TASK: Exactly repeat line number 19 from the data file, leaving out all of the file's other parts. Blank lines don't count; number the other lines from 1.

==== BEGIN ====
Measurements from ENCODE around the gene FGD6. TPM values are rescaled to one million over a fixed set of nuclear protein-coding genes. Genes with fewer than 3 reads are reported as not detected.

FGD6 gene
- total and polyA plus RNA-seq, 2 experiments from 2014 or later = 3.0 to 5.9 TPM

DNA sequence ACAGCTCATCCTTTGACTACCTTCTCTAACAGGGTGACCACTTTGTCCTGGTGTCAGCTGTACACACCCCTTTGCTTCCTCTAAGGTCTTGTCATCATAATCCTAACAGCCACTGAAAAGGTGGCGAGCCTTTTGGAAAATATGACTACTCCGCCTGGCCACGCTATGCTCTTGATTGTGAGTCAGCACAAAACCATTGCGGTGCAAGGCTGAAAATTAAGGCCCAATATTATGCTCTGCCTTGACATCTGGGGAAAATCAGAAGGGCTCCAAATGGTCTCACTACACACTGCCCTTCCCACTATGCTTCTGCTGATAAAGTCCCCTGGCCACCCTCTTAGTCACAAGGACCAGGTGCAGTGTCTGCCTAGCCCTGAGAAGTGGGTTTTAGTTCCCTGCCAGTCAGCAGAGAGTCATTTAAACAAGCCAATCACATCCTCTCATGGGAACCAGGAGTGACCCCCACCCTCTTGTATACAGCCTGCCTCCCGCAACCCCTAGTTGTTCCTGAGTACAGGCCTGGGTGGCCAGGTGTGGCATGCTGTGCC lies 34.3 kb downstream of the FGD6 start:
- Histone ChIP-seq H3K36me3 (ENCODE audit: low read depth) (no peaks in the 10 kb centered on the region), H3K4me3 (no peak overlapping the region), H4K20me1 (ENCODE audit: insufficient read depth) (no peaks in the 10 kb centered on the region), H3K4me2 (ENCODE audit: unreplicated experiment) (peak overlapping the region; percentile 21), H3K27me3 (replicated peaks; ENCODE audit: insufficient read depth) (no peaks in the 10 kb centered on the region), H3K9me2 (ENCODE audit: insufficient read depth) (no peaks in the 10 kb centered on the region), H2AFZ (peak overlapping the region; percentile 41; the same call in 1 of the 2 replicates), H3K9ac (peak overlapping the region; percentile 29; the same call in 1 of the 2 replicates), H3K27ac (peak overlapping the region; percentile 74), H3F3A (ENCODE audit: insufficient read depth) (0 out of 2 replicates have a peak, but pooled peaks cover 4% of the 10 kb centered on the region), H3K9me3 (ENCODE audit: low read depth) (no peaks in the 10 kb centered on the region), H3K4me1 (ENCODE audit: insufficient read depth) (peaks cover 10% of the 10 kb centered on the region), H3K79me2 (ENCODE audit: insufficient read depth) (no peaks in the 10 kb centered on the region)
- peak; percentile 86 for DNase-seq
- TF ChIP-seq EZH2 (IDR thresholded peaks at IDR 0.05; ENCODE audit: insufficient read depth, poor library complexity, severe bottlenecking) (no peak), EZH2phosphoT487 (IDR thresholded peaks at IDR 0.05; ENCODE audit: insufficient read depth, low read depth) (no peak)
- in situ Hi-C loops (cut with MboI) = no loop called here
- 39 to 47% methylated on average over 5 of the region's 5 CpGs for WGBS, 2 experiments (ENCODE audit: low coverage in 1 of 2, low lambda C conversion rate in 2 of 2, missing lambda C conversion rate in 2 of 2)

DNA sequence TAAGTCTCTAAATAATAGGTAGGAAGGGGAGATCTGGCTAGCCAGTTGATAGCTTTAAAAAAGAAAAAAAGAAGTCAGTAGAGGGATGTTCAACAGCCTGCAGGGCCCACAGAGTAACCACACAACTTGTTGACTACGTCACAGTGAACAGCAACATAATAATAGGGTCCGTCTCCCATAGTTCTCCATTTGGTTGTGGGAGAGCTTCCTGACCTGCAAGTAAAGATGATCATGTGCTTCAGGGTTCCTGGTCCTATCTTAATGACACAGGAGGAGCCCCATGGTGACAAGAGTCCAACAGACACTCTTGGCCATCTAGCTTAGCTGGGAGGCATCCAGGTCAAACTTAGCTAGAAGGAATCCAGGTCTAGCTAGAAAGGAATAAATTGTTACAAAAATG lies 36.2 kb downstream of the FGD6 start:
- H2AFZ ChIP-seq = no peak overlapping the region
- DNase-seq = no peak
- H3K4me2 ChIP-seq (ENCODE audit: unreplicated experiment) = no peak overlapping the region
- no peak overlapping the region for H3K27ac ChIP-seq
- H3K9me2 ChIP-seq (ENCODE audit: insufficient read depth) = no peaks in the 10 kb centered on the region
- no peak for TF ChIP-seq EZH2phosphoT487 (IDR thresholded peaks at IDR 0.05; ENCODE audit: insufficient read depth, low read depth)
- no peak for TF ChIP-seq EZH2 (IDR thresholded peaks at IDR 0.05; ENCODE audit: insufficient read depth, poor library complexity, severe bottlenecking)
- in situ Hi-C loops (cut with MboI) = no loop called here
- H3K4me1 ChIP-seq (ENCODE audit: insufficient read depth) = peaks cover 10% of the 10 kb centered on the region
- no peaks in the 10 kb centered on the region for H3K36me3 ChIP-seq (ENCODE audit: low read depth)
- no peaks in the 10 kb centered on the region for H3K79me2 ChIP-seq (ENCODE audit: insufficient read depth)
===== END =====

- H3K4me1 ChIP-seq (ENCODE audit: insufficient read depth) = peaks cover 10% of the 10 kb centered on the region